No Small Change


Our lives—our family—seemed to be coming apart. Then Mom reached into her past and found the solution.

A little more than two years ago, shortly after my parents divorced, I found the Church.

Growing up, my brothers, sister, and I were taught to believe in God, and we said prayers at dinnertime, but that had been the extent of my religious education. My mother was raised in the LDS Church, but my father was not. I guess over the years they found it easier to avoid religion than to quarrel over it.

I was the youngest and the baby of the family in more ways than one. My brothers and sister were much older and very protective. I believed everything would always be easy.

School was a rude awakening for me. In the early years I wasn’t required to do much work and my grades were pretty good. But, as the years went by, my grades began to drop, and it certainly was not easy. Consequently, my parents began getting calls from my teachers, and we entered the era of “What to do about Dane?”

My parents tried a variety of methods to get me to do my assignments, but nothing worked. Teachers, counselors, school administrators, and my parents, all threatened a whole array of punishments. But my situation worsened with each year of school, and by the time I was in seventh grade, everything was falling apart. I hadn’t done much in class except goof around for six years, so I was totally unprepared for junior high.

The year I entered junior high was also the year our family fell apart. Two weeks after Christmas my parents separated, and later they divorced. My two oldest brothers and my sister had graduated and moved out on their own. That left my brother Lee and me at home with our mother, and Lee was a senior in high school. To make matters worse, we had big financial problems. From my mother’s perspective, we had hit rock bottom. But that’s when I think things began to look up.

One day my mom sat me down, and we had a serious talk. We talked about her upbringing in the Church, and she said that even though it seemed like things couldn’t get any worse, she knew she could turn to God for help. She also said she believed that if I went to church, it might turn me around in school. I had attended church a few times with an LDS friend, and I had also attended summertime Bible schools at other churches, but my family had not been to church since before I was born. My parents both smoked, and the coffeepot was always on. And now, my mom was suffering because of the divorce and the loss of income. I didn’t want to add to her problems, so I decided to give church a try and to have the missionary lessons.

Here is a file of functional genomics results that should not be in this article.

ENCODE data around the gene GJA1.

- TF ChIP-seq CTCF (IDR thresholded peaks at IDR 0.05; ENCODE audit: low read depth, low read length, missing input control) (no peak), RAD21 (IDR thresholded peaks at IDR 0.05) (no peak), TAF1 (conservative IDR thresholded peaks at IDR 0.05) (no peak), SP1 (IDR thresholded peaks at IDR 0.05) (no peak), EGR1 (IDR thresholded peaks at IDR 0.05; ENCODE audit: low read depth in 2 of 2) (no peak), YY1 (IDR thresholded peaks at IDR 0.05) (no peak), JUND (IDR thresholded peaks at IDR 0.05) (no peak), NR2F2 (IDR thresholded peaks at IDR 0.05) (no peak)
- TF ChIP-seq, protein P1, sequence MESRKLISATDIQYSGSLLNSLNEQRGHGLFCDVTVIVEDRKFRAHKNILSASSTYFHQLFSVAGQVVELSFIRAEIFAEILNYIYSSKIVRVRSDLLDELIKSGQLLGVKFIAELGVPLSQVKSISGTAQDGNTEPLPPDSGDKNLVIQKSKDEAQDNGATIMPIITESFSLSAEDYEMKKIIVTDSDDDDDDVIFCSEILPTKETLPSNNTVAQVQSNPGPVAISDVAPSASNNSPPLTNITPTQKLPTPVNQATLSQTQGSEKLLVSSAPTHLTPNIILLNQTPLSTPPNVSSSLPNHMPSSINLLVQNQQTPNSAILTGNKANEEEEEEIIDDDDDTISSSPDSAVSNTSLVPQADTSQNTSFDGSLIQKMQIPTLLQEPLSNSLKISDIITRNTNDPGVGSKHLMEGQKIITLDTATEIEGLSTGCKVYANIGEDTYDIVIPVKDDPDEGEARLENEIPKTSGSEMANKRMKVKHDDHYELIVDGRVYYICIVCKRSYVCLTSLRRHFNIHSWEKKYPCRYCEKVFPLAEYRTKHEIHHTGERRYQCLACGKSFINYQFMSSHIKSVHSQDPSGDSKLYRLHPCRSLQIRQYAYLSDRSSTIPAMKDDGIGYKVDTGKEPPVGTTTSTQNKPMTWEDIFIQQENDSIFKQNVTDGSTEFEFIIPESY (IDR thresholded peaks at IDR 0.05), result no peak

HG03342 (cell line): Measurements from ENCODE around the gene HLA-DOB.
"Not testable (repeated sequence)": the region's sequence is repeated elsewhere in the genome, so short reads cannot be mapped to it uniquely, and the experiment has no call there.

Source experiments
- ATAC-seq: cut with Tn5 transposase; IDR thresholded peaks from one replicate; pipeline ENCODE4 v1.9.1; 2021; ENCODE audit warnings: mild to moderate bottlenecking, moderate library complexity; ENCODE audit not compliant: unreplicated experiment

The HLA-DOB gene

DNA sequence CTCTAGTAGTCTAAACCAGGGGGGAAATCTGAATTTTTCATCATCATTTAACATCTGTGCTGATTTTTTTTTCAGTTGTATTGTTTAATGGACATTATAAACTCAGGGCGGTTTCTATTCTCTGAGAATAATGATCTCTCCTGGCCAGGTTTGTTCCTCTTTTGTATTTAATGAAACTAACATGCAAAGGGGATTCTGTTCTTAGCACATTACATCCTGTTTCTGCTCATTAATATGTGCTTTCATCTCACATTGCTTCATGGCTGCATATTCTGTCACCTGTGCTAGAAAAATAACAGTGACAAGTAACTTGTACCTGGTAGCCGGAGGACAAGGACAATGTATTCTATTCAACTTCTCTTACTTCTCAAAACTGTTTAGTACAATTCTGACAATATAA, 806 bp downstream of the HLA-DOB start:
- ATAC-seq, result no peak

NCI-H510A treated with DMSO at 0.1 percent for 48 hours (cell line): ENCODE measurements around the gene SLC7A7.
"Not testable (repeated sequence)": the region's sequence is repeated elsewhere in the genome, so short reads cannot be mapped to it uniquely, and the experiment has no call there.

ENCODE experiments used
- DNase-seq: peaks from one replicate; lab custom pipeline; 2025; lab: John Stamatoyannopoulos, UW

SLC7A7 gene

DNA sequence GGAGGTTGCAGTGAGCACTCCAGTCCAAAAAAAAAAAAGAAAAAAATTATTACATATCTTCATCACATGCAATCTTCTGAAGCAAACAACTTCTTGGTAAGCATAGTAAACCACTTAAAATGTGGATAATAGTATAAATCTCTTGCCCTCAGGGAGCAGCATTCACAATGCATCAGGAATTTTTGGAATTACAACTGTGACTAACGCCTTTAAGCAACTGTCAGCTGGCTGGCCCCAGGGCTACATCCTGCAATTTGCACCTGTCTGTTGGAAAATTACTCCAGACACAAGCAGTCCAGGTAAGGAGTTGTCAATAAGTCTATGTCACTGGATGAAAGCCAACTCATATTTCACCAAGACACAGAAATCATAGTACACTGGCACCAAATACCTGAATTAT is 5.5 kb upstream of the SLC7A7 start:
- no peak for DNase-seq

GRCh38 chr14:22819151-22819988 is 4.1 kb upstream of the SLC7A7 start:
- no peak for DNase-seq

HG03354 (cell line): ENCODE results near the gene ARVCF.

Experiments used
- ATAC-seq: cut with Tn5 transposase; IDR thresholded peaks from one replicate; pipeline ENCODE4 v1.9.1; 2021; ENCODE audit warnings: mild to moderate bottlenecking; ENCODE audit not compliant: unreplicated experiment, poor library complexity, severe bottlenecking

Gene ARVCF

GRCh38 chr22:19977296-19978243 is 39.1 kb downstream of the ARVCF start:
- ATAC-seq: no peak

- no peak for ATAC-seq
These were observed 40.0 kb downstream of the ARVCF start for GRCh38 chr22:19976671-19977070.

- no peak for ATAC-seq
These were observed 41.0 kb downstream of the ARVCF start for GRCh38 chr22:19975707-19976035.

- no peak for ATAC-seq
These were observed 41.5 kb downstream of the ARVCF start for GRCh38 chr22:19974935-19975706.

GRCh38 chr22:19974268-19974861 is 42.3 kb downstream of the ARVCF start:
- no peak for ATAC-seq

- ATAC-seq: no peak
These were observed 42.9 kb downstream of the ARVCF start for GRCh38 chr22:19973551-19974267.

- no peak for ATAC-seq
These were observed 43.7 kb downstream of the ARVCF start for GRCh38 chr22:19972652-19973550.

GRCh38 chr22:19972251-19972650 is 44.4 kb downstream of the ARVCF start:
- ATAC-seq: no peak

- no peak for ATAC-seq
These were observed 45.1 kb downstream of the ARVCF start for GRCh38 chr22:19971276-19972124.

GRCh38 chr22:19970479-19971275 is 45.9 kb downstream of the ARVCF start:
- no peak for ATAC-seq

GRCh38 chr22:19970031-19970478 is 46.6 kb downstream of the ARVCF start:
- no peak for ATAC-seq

My mother invited Lee to sit in on the lessons too, but he was caught up in his senior-year activities and wasn’t interested. He sat in on the first discussion, but then always seemed to have something else to do whenever the elders visited. My mom and I started attending church together, and things just started to feel right. I was baptized that spring, shortly before my brother graduated. At the end of my school term, Mom and I decided it would be better for me if I repeated the seventh grade and buckled down to do things right. I felt good inside.

Before I joined the Church, I had experimented with cigarettes and alcohol, and I hung around with the kids I felt most comfortable with—the kids who weren’t passing in school and who were with me so often in detention. But when the bishop interviewed me and I made the commitment to get baptized, I made a promise to obey the Word of Wisdom. I found that I enjoyed the feeling of responsibility that came with holding the priesthood, passing the sacrament, and getting praise for the things I was doing instead of always being in trouble. These positive feelings I was experiencing started to influence my life outside of church. And, as I shared my testimony with my friends, I started to see who my true friends were.